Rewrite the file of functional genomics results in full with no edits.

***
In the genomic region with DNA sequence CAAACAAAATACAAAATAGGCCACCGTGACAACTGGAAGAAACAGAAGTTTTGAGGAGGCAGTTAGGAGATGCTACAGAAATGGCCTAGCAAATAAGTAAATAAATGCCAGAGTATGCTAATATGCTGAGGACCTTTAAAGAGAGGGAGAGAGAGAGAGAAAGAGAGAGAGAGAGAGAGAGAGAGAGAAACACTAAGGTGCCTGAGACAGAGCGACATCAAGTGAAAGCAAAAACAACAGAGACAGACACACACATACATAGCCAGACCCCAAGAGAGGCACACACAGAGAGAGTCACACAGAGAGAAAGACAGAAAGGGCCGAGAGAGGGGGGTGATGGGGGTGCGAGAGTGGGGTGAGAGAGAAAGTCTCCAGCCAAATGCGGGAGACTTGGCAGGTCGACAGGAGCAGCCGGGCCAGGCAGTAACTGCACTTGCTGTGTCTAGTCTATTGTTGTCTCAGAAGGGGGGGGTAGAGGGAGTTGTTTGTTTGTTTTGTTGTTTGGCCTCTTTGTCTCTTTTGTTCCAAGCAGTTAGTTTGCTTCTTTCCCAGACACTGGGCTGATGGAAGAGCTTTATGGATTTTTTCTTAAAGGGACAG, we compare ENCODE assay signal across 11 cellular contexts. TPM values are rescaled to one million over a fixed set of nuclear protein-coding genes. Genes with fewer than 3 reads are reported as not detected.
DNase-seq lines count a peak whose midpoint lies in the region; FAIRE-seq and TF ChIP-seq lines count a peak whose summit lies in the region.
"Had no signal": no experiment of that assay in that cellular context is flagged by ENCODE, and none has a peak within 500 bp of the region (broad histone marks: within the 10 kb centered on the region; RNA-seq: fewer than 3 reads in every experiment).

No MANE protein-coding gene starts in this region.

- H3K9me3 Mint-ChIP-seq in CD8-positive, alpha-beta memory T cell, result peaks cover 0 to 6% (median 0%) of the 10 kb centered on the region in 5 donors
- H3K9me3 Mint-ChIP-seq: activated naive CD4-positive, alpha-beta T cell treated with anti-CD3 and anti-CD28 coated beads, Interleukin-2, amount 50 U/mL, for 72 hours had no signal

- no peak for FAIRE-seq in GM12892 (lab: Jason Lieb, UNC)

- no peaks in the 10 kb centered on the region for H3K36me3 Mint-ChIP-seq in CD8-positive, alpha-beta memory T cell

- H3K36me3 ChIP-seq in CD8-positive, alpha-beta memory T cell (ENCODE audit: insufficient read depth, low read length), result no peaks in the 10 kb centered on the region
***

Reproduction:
In the genomic region with DNA sequence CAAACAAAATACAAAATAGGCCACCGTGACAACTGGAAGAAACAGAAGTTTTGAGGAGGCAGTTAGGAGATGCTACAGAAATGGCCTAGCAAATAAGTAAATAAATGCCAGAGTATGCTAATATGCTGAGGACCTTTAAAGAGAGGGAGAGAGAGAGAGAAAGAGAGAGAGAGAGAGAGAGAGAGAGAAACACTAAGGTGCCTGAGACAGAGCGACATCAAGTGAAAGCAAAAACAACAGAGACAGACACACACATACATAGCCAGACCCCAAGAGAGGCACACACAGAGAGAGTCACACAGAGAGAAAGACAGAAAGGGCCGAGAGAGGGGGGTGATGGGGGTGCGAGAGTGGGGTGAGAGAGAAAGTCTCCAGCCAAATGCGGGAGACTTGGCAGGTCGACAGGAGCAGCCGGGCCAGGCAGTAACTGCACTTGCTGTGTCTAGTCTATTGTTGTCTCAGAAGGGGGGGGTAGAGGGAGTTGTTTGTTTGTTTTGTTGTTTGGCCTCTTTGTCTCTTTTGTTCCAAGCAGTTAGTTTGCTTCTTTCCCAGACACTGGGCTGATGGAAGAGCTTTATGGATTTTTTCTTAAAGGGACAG, we compare ENCODE assay signal across 11 cellular contexts. TPM values are rescaled to one million over a fixed set of nuclear protein-coding genes. Genes with fewer than 3 reads are reported as not detected.
DNase-seq lines count a peak whose midpoint lies in the region; FAIRE-seq and TF ChIP-seq lines count a peak whose summit lies in the region.
"Had no signal": no experiment of that assay in that cellular context is flagged by ENCODE, and none has a peak within 500 bp of the region (broad histone marks: within the 10 kb centered on the region; RNA-seq: fewer than 3 reads in every experiment).

No MANE protein-coding gene starts in this region.

- H3K9me3 Mint-ChIP-seq in CD8-positive, alpha-beta memory T cell, result peaks cover 0 to 6% (median 0%) of the 10 kb centered on the region in 5 donors
- H3K9me3 Mint-ChIP-seq: activated naive CD4-positive, alpha-beta T cell treated with anti-CD3 and anti-CD28 coated beads, Interleukin-2, amount 50 U/mL, for 72 hours had no signal

- no peak for FAIRE-seq in GM12892 (lab: Jason Lieb, UNC)

- no peaks in the 10 kb centered on the region for H3K36me3 Mint-ChIP-seq in CD8-positive, alpha-beta memory T cell

- H3K36me3 ChIP-seq in CD8-positive, alpha-beta memory T cell (ENCODE audit: insufficient read depth, low read length), result no peaks in the 10 kb centered on the region